‘Don’t Look Up’: a fresh angle on prevalent societal issues

March 12, 2022 — by Carolyn Wang and Zachary Zinman
Kate Dibiasky (Jennifer Lawrence) and Dr. Randall Mindy (Leonardo Di Caprio) try to convince President Janie Orlean (Meryl Streep) and Jason Orlean (Jonah Hill) about an incoming meteor.
Despite mixed reviews, the film’s satire and blatant criticism successfully achieves its purpose of criticizing the government’s inadequate response toward climate change, and the power tech monopolies have over every aspect of our lives.

As a meteor quickly moves on a collision course toward Earth, two lone figures struggle to convince humanity of the disaster it would cause: the destruction of all life on Earth. The government ignores the repeated warnings and pleas, opting instead to try to profit off of the rich deposits discovered within the meteor’s surface. With such apathy, would the human race make it out alive?

This ominous question is the basis for “Don’t Look Up,” a two and a half hour long movie starring Jennifer Lawrence as Ph.D. student Kate Dibiasky and Leonardo DiCaprio as Michigan State University astronomy professor Dr. Randall Mindy. The pair discovers a comet bound toward Earth after Dibiasky spots it in a routine telescope survey and Randall calculates its trajectory.

“Don’t Look Up” harnesses the persuasive power of satire in order to provide a political commentary regarding the Trump administration’s reluctance to respond effectively to global warming, the COVID-19 pandemic and the prevalence of fake news.

There are multiple connections between this fictitious world and our current reality. One of the most memorable and somewhat shocking aspects of the movie is its uncanny resemblance to current sentiments surrounding climate change. Director Adam McKay intended the comet to represent the climate crisis, though climate change isn’t explicitly mentioned in the film.

Although many critics felt the satire undermined those who are actively combating climate change, the film fulfills its intended purpose by bringing about a new perspective for those who don’t believe in climate change in a digestible format. By paralleling the incoming meteorite to the incoming effects of global warming, the movie pushes people to see the crisis as a real and current problem. 

Additionally, the movie effectively targets former president Donald Trump’s response to the climate crisis through the portrayal of President Janie Orlean, played by Meryl Streep.

In February 2020, Trump said ​​”It’s going to disappear. One day, it’s like a miracle — it will disappear” about COVID-19.

In May of 2020, Trump said “Coronavirus numbers are looking much better, going down almost everywhere,” when infections were skyrocketing.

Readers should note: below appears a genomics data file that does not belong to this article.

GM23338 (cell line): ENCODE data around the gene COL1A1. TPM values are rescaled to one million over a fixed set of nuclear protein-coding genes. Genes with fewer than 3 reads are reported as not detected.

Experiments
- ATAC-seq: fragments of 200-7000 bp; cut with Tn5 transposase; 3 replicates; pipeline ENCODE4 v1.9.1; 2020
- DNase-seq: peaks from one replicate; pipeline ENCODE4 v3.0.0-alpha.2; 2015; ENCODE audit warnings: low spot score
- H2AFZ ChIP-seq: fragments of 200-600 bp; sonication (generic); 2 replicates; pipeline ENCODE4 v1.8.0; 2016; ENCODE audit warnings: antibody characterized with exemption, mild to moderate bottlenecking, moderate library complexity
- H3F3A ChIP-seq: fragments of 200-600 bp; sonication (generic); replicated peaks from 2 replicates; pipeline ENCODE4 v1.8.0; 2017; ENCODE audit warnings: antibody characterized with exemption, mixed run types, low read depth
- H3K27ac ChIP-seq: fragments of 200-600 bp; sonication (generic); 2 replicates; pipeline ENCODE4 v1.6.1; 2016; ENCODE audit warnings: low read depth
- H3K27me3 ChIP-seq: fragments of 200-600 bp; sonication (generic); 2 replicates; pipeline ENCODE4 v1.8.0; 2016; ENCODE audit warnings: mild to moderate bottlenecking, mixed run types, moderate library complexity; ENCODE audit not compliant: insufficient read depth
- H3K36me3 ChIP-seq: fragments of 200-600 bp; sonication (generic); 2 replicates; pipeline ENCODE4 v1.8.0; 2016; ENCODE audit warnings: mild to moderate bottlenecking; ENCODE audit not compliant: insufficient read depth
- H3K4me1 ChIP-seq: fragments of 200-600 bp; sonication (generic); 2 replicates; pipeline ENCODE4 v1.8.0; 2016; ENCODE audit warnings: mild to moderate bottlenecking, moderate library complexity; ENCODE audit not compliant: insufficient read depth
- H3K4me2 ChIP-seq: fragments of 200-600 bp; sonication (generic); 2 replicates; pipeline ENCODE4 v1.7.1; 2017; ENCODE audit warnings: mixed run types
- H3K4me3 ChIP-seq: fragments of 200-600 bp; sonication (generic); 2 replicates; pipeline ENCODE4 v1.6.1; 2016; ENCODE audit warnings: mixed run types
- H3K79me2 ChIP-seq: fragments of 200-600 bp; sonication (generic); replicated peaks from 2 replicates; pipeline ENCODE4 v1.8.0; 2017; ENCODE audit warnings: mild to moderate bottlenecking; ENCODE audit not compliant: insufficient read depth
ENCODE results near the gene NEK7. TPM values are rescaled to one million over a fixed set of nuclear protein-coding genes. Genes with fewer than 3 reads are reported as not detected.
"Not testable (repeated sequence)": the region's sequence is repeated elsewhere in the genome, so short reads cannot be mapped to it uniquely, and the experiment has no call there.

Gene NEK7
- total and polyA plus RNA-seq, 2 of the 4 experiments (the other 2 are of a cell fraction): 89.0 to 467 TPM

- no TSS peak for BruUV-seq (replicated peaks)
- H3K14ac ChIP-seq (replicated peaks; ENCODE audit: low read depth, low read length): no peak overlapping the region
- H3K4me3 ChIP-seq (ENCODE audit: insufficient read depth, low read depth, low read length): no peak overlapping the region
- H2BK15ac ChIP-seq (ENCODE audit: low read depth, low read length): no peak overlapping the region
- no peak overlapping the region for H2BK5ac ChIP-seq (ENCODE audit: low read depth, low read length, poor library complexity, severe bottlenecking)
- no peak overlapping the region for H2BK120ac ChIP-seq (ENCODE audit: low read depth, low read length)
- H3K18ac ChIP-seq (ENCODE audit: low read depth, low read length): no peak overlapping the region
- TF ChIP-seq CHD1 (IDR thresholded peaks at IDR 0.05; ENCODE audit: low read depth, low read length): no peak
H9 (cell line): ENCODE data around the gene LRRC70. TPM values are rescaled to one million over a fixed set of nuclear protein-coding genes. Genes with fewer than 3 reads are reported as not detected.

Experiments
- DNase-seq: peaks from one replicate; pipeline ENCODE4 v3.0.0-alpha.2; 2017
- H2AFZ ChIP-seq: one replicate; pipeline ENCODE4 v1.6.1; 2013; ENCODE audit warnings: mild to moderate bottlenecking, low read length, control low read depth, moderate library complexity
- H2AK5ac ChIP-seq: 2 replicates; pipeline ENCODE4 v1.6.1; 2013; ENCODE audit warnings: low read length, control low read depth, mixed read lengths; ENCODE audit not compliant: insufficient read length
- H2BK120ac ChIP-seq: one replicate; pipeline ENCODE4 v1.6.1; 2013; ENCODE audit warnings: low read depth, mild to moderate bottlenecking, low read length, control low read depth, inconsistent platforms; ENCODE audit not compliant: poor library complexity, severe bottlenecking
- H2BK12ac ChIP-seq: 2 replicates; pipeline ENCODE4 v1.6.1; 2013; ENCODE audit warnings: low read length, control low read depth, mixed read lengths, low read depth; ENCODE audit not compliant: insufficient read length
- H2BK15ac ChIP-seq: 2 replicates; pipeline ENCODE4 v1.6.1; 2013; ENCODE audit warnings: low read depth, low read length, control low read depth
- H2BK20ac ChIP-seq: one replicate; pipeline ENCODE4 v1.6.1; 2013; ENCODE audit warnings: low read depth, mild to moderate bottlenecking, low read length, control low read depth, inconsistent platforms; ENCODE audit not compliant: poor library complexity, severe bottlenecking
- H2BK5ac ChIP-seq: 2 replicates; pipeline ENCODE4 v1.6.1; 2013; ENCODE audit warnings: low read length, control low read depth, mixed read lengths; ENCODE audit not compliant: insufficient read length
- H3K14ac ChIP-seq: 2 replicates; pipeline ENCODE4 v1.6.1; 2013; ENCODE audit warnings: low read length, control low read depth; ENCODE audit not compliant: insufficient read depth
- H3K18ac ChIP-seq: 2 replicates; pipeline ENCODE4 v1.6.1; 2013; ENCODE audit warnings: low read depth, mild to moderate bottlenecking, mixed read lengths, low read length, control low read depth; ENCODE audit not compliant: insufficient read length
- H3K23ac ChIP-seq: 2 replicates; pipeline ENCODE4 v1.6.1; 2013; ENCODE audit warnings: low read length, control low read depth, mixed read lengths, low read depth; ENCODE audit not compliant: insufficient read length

Similarly, President Orlean downplays the risk of the comet on human civilization. 

For instance, when told that the comet had a 99.78% chance of hitting the Earth, President Orlean replied, “Call it 70 percent, and let’s move on.”

Lastly, the film highlights the problems with the current divisiveness in the country’s politics, particularly through the “Don’t Look Up” motto. The nation is split into two factions after receiving knowledge on the incoming meteorite: “Look up” and face the meteorite, or “Don’t look up” and deny its existence.

By creating polarizing sides, the movie creatively satirizes the similar atmosphere found in today’s red and blue division within politics, hindering the nation from tackling global challenges. 

Even more striking is how the movie incorporates a famous actor dubbed Devin Peters, played by Chris Evans, adorning a pin that had both an up arrow and down arrow. When he was interviewed by the press for his new movie, he claimed to be an advocate for both looking up and down in order to encourage “peace” within the nation. However, by doing so, he blatantly ignored the purpose of the “look up” movement in the first place: to warn people of the incoming meteorite. Such attempts to be politically correct at the expense of reality is a similar tactic used by many politicians and celebrities today.

The flaws of capitalism, particularly with the giant private tech companies’ power over the president, is also a common motif of the movie. One monopolistic tech company, BASH, is uncannily similar to a combination of Silicon Valley tech giants such as FaceBook, Apple, Amazon and Tesla in its influence over the federal government and the general population, effectively criticizing the power tech companies have over modern society.

Ultimately, the movie constructively provides commentary on current pressing issues with impeccable satirical acting that makes viewers both laugh and grimace in frustration. With climate change, the politicization of vaccines, the rising power of private tech giants and growing political divides, the film provides a refreshing take on the power imbalances in today’s world.

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